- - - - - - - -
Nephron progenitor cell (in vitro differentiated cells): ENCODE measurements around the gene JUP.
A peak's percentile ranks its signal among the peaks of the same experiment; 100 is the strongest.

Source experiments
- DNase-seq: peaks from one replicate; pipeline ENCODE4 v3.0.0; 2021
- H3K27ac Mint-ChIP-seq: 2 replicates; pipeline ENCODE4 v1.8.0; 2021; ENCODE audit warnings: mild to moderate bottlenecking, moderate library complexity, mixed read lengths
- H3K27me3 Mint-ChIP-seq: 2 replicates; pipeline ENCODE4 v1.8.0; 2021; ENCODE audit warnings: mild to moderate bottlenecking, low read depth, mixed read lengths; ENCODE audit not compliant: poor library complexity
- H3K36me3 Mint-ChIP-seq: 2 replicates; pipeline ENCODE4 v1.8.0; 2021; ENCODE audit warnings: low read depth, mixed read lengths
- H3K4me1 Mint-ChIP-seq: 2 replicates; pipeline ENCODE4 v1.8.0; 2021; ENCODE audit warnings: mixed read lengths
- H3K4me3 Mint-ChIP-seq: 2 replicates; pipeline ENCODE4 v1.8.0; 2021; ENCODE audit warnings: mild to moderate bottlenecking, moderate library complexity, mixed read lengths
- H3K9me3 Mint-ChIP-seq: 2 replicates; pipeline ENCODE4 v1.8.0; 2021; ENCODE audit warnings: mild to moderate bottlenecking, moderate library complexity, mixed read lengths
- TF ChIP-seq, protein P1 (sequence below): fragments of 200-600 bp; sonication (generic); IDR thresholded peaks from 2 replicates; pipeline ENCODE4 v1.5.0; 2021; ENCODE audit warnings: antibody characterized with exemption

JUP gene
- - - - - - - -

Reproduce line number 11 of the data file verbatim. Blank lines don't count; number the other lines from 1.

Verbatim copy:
- TF ChIP-seq, protein P1 (sequence below): fragments of 200-600 bp; sonication (generic); IDR thresholded peaks from 2 replicates; pipeline ENCODE4 v1.5.0; 2021; ENCODE audit warnings: antibody characterized with exemption